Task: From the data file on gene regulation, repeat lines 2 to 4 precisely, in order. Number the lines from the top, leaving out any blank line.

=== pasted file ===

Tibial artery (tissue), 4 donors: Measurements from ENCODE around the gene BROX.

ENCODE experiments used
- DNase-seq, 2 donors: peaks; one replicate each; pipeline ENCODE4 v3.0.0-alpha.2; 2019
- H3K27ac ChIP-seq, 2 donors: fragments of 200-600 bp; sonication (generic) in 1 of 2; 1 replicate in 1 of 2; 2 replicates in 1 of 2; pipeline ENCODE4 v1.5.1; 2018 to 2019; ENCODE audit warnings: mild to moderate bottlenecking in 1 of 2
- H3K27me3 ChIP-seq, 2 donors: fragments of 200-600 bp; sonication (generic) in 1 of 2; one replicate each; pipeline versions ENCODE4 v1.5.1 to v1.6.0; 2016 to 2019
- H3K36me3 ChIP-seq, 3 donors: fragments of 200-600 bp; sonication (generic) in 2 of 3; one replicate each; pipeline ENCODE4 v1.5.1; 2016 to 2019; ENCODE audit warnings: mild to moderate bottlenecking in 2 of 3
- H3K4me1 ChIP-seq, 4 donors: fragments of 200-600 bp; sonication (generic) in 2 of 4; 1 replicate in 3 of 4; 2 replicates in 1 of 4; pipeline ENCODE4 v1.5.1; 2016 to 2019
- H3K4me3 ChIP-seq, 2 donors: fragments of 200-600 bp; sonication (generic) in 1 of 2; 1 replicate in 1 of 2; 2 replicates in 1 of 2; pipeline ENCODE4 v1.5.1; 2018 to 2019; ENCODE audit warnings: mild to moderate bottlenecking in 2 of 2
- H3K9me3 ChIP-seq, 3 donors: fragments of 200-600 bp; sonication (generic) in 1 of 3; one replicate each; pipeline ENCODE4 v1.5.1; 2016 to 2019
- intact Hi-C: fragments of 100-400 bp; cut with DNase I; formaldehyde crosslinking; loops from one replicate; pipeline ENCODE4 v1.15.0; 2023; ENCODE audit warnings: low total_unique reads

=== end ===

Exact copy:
ENCODE experiments used
- DNase-seq, 2 donors: peaks; one replicate each; pipeline ENCODE4 v3.0.0-alpha.2; 2019
- H3K27ac ChIP-seq, 2 donors: fragments of 200-600 bp; sonication (generic) in 1 of 2; 1 replicate in 1 of 2; 2 replicates in 1 of 2; pipeline ENCODE4 v1.5.1; 2018 to 2019; ENCODE audit warnings: mild to moderate bottlenecking in 1 of 2